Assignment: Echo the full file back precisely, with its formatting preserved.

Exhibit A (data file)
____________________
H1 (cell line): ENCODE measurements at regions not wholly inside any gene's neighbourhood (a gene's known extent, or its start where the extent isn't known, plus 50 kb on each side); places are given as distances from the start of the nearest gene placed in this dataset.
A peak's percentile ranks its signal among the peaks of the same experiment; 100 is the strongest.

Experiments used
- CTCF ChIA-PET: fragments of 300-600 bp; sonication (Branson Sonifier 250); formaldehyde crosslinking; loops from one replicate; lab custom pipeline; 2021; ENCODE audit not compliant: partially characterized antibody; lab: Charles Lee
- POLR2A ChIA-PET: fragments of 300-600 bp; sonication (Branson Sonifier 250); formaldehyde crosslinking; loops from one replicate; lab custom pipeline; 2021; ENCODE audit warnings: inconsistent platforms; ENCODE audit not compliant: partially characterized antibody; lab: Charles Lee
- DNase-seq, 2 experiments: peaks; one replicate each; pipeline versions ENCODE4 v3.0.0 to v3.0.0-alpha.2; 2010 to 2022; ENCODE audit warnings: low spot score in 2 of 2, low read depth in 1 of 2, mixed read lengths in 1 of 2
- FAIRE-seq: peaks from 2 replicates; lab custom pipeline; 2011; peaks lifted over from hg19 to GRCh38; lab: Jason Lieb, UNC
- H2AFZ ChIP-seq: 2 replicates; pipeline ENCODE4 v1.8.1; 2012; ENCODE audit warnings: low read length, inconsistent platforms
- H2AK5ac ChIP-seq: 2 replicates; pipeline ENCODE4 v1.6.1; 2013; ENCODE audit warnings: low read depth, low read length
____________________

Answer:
H1 (cell line): ENCODE measurements at regions not wholly inside any gene's neighbourhood (a gene's known extent, or its start where the extent isn't known, plus 50 kb on each side); places are given as distances from the start of the nearest gene placed in this dataset.
A peak's percentile ranks its signal among the peaks of the same experiment; 100 is the strongest.

Experiments used
- CTCF ChIA-PET: fragments of 300-600 bp; sonication (Branson Sonifier 250); formaldehyde crosslinking; loops from one replicate; lab custom pipeline; 2021; ENCODE audit not compliant: partially characterized antibody; lab: Charles Lee
- POLR2A ChIA-PET: fragments of 300-600 bp; sonication (Branson Sonifier 250); formaldehyde crosslinking; loops from one replicate; lab custom pipeline; 2021; ENCODE audit warnings: inconsistent platforms; ENCODE audit not compliant: partially characterized antibody; lab: Charles Lee
- DNase-seq, 2 experiments: peaks; one replicate each; pipeline versions ENCODE4 v3.0.0 to v3.0.0-alpha.2; 2010 to 2022; ENCODE audit warnings: low spot score in 2 of 2, low read depth in 1 of 2, mixed read lengths in 1 of 2
- FAIRE-seq: peaks from 2 replicates; lab custom pipeline; 2011; peaks lifted over from hg19 to GRCh38; lab: Jason Lieb, UNC
- H2AFZ ChIP-seq: 2 replicates; pipeline ENCODE4 v1.8.1; 2012; ENCODE audit warnings: low read length, inconsistent platforms
- H2AK5ac ChIP-seq: 2 replicates; pipeline ENCODE4 v1.6.1; 2013; ENCODE audit warnings: low read depth, low read length